It seemed quite apt that Liverpool were taking to the pitch in the name of the League Cup during a week in which the long-term commitment of FSG to their ownership of the club came into sharp focus.
When Liverpool won the 2012 League Cup within FSG’s first full season in control, alongside reaching that year’s FA Cup final, it wasn’t deemed a good enough return to stop John Henry from sacking one of the club’s biggest legends.
Within the slipstream of the Hicks and Gillett era, this marked another path deviation toward Liverpool becoming infinitely less Liverpool than they once were.
A decade later Liverpool were winning the League Cup again, the first component in what was eventually an unrequited love letter of a season to a projected quadruple that fell two elements short. The two biggest elements at that.
Still, despite the body blows of May provoking a hangover on the pitch as the formative months of the 2022/23 campaign continue to lumber along, in financial terms the club has never been so healthy.
According to the latest monetary contemplations of Forbes, FSG’s £300 million spent in 2010 had matured in 2022 to a ballpark figure of £3.6 billion. In the last 48 hours or so, talking heads on these matters have suggested that on the open market Liverpool could fetch anything up to $7 billion US dollars.
Not perfect but not all bad
Solid custodians to some, to others FSG are a set of Fedora-wearing shysters.
On one hand, under their leadership they hired Jurgen Klopp, our 30-year league title drought came to an end, the Champions League was won, and we even became champions of the world; added to this, the Main Stand has been impressively rebuilt, and the Anfield Road end is mid-rebuild.
Walk away in the near future and FSG can point to half the stadium having been renewed, while Liverpool’s corporate and commercial ventures have been significantly sharpened since the days when you couldn’t purchase a Champions League-winning tracksuit top within the immediate afterglow of arguably the most iconic event in the club’s history.
At the other end of the spectrum, FSG have often, and fairly, been accused of not being bold enough in the transfer market when at the apex of their on-pitch fortunes. In Klopp, they procured the services of the golden goose of football, yet have they really given him everything they could? No, they haven’t.
Errors of judgement have never been too far beneath the surface. The £77 ticket, copyright of the club’s name, furlough of staff, and the Super League have all been embossed with the fingerprints of FSG.
As serial offenders in this respect, there will be a litany of other questionable plans that have never reached the light of day, and that we may never get to hear about.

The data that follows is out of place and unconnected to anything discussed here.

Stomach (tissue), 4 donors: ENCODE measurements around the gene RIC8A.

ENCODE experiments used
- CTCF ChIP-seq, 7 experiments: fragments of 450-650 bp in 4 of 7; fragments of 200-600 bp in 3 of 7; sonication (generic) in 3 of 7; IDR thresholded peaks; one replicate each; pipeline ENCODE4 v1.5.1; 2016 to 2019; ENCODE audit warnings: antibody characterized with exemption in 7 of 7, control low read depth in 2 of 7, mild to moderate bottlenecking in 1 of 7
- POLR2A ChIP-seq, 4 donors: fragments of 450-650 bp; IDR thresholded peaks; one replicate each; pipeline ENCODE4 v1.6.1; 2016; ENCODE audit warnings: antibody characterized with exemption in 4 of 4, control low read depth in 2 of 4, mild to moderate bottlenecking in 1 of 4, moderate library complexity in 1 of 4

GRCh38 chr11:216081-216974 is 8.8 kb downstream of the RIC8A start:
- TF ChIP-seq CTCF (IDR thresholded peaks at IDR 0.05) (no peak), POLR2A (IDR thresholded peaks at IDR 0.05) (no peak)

Everything about FSG comes laced with Yin and Yang. A respectable veneer offset by an opportunistic underbelly, suspicion abounds about their motives, yet the shoulders ease that they don’t have blood on their hands. We are the nest egg of hedge fund merchants, but at least we aren’t part of the sports washing industry yet.
Trepidation for the future
It makes for a peculiar landscape for the fanbase. There is an anti-FSG element, an element that is never audible at Anfield on matchdays, nor seen taking to the streets in protest marches.
It is arguably more of a social media movement, where any positive noises made are met with accusations of being a puppet for the owners, or an FSG fanboy.
Nobody idolises FSG, though. In reality, most of us have our frustrations about them but are also happy with a situation in which they aren’t overly hands-on, letting football people get on with football jobs.
Moneyball, net spend and all that. Put the right people in pivotal positions of influence and reap the dividends. What the pre-FSG Liverpool lacked was basic core expertise where it was needed the most. Love them or loath them, FSG are stunningly adept at doing the basics well.
This in itself is something about them that draws parallels to the Liverpool of the past. John Smith and Peter Robinson were magnificent men in suits for a club where the boardroom was always of little interest to supporters, managers, and players. Bill Shankly was always of the mind that directors were only there to sign the cheques.
There was another side to this though, as every Liverpool manager was pressed into propelling their own funds at times.
Three upturned cups on a table, place the ball beneath one and watch as they are rearranged. Where is the ball? While one hand is handing out the cash, the other is stuffing other banknotes into their pockets.
Liverpool have never been a big spending entity, and to be honest, whenever we have tried to be one, we haven’t been particularly good at it. We have always sold Peter to pay for Paul. As the mantra goes, Klopp swept Virgil van Dijk and Alisson through the Anfield arrivals lounge only because Philippe Coutinho had agitated his way through departures.
This wasn’t unique ground, however. Liverpool had been here before. They didn’t break through the £200,000 barrier until 1974, only doing so because an even larger fee loomed from Larry Lloyd’s move to Coventry City.
Beyond that, Bob Paisley was only permitted to spend a then British record transfer fee, £440,000, on Kenny Dalglish, because the club had procured an even higher fee for Kevin Keegan, while the creation of the magnificent triumvirate of John Barnes, Peter Beardsley, and John Aldridge was covered by the money accrued for Ian Rush.
They didn’t even break through the £1 million mark until 1987, just five years prior to the advent of the Premier League.
Liverpool have always been at their best when counting the beans and that is an ethos that has suited FSG’s requirements down to the ground. As much as football changes, the more it stays the same.
Any fears about a potential exit of FSG aren’t grounded in the loss of them as an entity, more the trepidation about what the alternative is.